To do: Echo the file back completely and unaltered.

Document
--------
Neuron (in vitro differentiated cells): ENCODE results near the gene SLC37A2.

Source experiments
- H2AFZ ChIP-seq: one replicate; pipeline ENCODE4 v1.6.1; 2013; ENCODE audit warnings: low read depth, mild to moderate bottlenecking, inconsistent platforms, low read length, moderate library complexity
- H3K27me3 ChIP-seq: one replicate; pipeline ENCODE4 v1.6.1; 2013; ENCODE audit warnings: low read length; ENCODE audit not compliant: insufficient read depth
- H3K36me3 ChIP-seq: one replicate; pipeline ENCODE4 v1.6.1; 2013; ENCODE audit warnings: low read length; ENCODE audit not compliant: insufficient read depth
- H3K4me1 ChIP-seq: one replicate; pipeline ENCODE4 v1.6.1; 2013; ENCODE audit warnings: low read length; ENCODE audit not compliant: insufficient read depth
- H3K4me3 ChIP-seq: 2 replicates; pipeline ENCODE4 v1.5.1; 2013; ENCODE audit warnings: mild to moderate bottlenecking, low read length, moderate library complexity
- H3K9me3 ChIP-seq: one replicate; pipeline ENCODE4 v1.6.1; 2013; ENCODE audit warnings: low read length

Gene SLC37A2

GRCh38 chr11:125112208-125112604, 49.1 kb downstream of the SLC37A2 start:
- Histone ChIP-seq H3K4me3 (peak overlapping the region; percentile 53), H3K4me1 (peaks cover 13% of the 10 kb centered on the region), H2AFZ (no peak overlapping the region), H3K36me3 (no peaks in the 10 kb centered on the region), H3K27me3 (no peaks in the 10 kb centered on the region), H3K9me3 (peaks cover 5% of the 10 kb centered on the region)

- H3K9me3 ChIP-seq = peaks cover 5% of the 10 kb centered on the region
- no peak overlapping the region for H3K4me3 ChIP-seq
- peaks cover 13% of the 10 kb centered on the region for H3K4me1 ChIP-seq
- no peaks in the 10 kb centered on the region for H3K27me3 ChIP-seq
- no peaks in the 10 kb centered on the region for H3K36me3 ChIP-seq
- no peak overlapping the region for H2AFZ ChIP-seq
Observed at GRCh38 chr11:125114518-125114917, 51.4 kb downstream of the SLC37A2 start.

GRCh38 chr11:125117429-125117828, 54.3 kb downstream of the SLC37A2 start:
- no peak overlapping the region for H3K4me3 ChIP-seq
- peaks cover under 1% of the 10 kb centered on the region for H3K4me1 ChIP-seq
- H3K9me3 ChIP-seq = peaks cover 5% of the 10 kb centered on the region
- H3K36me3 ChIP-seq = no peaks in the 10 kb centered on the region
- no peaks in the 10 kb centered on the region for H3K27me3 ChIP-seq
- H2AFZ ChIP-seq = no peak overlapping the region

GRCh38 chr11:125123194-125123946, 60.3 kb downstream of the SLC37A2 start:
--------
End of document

Neuron (in vitro differentiated cells): ENCODE results near the gene SLC37A2.

Source experiments
- H2AFZ ChIP-seq: one replicate; pipeline ENCODE4 v1.6.1; 2013; ENCODE audit warnings: low read depth, mild to moderate bottlenecking, inconsistent platforms, low read length, moderate library complexity
- H3K27me3 ChIP-seq: one replicate; pipeline ENCODE4 v1.6.1; 2013; ENCODE audit warnings: low read length; ENCODE audit not compliant: insufficient read depth
- H3K36me3 ChIP-seq: one replicate; pipeline ENCODE4 v1.6.1; 2013; ENCODE audit warnings: low read length; ENCODE audit not compliant: insufficient read depth
- H3K4me1 ChIP-seq: one replicate; pipeline ENCODE4 v1.6.1; 2013; ENCODE audit warnings: low read length; ENCODE audit not compliant: insufficient read depth
- H3K4me3 ChIP-seq: 2 replicates; pipeline ENCODE4 v1.5.1; 2013; ENCODE audit warnings: mild to moderate bottlenecking, low read length, moderate library complexity
- H3K9me3 ChIP-seq: one replicate; pipeline ENCODE4 v1.6.1; 2013; ENCODE audit warnings: low read length

Gene SLC37A2

GRCh38 chr11:125112208-125112604, 49.1 kb downstream of the SLC37A2 start:
- Histone ChIP-seq H3K4me3 (peak overlapping the region; percentile 53), H3K4me1 (peaks cover 13% of the 10 kb centered on the region), H2AFZ (no peak overlapping the region), H3K36me3 (no peaks in the 10 kb centered on the region), H3K27me3 (no peaks in the 10 kb centered on the region), H3K9me3 (peaks cover 5% of the 10 kb centered on the region)

- H3K9me3 ChIP-seq = peaks cover 5% of the 10 kb centered on the region
- no peak overlapping the region for H3K4me3 ChIP-seq
- peaks cover 13% of the 10 kb centered on the region for H3K4me1 ChIP-seq
- no peaks in the 10 kb centered on the region for H3K27me3 ChIP-seq
- no peaks in the 10 kb centered on the region for H3K36me3 ChIP-seq
- no peak overlapping the region for H2AFZ ChIP-seq
Observed at GRCh38 chr11:125114518-125114917, 51.4 kb downstream of the SLC37A2 start.

GRCh38 chr11:125117429-125117828, 54.3 kb downstream of the SLC37A2 start:
- no peak overlapping the region for H3K4me3 ChIP-seq
- peaks cover under 1% of the 10 kb centered on the region for H3K4me1 ChIP-seq
- H3K9me3 ChIP-seq = peaks cover 5% of the 10 kb centered on the region
- H3K36me3 ChIP-seq = no peaks in the 10 kb centered on the region
- no peaks in the 10 kb centered on the region for H3K27me3 ChIP-seq
- H2AFZ ChIP-seq = no peak overlapping the region

GRCh38 chr11:125123194-125123946, 60.3 kb downstream of the SLC37A2 start: